How do you know type of wood if not labeled

I have this cutting board that I would like to engrave, but have no idea what type of wood it is or possibly a combination of. What settings would you start at to figure it out or go to for an unknown wood.

If it is not Proofgrade using Proofgrade settings is as much a shot in the dark as using those settings as Manual settings. As indeed many proofgrade settings such as most acrylics are actually the same settings…

You might lose a piece discovering the correct settings, but many woods could have differences in results on different places in the same piece of wood, much less different species.

Even knowing the species just by looking at it is sometimes a problem. Maple as example can look like many things and there are very different results with different species of maple. or even the same species from Florida or Canada,

As well cutting boards from the same source are not held to the same thickness as that is not as important to them as it is to the laser cutter.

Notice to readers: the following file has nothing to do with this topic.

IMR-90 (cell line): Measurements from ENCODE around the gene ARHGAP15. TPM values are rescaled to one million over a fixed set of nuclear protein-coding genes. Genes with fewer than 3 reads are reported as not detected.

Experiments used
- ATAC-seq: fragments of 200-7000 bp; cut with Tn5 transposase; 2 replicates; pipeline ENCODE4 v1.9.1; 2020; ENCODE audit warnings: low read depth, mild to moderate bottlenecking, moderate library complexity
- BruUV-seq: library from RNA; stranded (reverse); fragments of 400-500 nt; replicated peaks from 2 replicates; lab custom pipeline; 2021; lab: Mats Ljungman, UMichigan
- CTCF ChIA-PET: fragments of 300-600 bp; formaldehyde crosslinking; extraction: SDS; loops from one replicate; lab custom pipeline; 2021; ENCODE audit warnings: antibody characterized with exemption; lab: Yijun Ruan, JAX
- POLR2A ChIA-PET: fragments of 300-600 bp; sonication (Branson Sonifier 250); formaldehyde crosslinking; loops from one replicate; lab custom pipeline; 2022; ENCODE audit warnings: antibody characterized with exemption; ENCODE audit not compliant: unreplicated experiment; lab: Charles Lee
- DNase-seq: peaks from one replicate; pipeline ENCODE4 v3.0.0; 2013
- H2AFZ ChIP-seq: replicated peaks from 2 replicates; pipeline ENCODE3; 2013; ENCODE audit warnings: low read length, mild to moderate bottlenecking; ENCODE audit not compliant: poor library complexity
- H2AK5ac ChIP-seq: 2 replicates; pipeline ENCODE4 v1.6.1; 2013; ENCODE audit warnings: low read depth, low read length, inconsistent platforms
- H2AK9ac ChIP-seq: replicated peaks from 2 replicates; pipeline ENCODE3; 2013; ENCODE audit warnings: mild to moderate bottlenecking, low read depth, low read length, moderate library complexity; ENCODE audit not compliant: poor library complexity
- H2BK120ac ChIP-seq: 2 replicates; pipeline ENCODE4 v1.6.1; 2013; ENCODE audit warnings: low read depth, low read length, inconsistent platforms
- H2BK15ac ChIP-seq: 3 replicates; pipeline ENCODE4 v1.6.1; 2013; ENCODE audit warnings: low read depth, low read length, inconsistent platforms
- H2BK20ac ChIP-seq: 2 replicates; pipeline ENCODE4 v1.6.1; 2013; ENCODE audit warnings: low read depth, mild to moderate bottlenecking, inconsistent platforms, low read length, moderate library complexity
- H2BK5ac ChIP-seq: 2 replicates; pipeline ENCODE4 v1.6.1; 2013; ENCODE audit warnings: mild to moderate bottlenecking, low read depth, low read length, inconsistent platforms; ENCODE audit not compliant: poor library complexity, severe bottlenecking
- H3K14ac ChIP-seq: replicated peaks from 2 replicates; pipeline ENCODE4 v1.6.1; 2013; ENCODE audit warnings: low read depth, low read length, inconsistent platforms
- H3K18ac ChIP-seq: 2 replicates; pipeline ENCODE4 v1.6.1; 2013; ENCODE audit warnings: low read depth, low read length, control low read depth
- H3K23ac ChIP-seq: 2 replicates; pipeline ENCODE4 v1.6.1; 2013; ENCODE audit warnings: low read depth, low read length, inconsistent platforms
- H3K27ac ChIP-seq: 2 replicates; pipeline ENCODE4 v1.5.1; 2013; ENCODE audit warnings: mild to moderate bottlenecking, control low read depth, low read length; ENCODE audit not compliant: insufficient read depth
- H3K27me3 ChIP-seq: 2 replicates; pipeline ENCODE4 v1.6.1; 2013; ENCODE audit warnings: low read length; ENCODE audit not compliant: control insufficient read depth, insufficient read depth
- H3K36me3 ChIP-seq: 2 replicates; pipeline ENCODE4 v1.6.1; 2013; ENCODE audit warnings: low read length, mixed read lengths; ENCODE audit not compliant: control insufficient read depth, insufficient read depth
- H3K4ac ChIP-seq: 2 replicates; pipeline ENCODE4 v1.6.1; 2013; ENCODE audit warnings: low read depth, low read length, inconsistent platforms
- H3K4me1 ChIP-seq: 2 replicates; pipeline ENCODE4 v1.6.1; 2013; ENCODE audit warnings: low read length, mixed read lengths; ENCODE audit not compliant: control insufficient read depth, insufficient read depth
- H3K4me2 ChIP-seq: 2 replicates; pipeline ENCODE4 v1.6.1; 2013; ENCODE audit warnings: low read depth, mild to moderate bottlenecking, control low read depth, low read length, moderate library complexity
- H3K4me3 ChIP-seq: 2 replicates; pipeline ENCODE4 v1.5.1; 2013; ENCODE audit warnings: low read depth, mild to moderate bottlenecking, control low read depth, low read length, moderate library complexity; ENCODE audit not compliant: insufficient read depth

2 Likes

A good place to start for visually identifying various species of wood is Eric Meier’s Wood Database.

4 Likes

Visual inspection certainly isn’t foolproof, but I just love this book. My copy is well thumbed and always on my desk.

As for guessing settings, I’m with @rbtdanforth and would just use the closest looking PG setting. Your board looks quite thick, if you’re not already familiar with how to use the GF with the crumbtray out I’d suggest reading up about it. Tons of suggestions and methods discussed in the forum search.

3 Likes

If you know where you bought it from you can often find out - cutting boards are “usually” maple, walnut, cherry, beech, teak, and bamboo. That’s definitely not bamboo…

2 Likes

You’re kind of over thinking it or being too cautious perhaps. Just keep the speed up and start with a medium power. If it doesn’t come out dark enough just don’t touch anything until you increase the power/slow it down and run it again.

4 Likes

Looks like rubber tree